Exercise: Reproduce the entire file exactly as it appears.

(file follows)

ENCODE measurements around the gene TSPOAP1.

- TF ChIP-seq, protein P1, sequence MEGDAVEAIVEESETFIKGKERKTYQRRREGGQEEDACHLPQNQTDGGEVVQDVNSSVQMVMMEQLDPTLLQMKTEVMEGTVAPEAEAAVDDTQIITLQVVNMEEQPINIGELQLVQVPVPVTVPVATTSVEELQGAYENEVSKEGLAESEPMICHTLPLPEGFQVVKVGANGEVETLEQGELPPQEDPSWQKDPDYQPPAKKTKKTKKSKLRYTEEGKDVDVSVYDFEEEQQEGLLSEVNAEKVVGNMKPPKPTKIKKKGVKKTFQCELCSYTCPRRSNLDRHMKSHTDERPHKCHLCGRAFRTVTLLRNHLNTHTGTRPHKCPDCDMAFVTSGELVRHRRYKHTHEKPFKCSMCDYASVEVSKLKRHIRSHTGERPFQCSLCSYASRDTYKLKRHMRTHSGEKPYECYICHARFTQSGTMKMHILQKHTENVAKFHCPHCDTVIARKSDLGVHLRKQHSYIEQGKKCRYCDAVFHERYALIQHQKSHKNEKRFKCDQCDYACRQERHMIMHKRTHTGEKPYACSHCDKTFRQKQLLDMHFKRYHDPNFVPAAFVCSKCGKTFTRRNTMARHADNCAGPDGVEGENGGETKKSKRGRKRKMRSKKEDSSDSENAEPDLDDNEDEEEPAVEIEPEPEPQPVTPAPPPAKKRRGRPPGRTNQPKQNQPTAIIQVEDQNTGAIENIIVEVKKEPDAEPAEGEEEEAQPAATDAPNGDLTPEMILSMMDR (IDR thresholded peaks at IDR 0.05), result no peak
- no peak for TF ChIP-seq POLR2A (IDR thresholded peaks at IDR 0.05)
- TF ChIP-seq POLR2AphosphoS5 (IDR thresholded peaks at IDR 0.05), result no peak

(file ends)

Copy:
ENCODE measurements around the gene TSPOAP1.

- TF ChIP-seq, protein P1, sequence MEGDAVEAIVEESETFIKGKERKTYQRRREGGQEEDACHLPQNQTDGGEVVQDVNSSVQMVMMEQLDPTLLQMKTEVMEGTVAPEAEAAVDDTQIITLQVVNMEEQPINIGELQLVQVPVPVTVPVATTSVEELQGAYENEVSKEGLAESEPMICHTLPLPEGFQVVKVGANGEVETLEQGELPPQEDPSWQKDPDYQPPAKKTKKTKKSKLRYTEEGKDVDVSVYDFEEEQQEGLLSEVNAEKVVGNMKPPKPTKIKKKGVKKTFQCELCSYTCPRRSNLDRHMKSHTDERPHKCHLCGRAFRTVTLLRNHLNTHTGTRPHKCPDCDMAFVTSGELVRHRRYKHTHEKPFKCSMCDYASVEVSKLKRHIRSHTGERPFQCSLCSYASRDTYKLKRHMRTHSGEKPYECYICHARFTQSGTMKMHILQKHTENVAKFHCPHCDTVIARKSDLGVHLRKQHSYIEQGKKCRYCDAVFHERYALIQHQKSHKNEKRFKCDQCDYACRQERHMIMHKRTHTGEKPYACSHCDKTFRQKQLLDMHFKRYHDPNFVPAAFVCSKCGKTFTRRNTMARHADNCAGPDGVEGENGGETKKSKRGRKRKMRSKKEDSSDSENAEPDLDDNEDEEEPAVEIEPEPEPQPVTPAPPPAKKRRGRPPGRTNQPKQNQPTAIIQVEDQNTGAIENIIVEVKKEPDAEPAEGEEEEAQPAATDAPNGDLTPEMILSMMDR (IDR thresholded peaks at IDR 0.05), result no peak
- no peak for TF ChIP-seq POLR2A (IDR thresholded peaks at IDR 0.05)
- TF ChIP-seq POLR2AphosphoS5 (IDR thresholded peaks at IDR 0.05), result no peak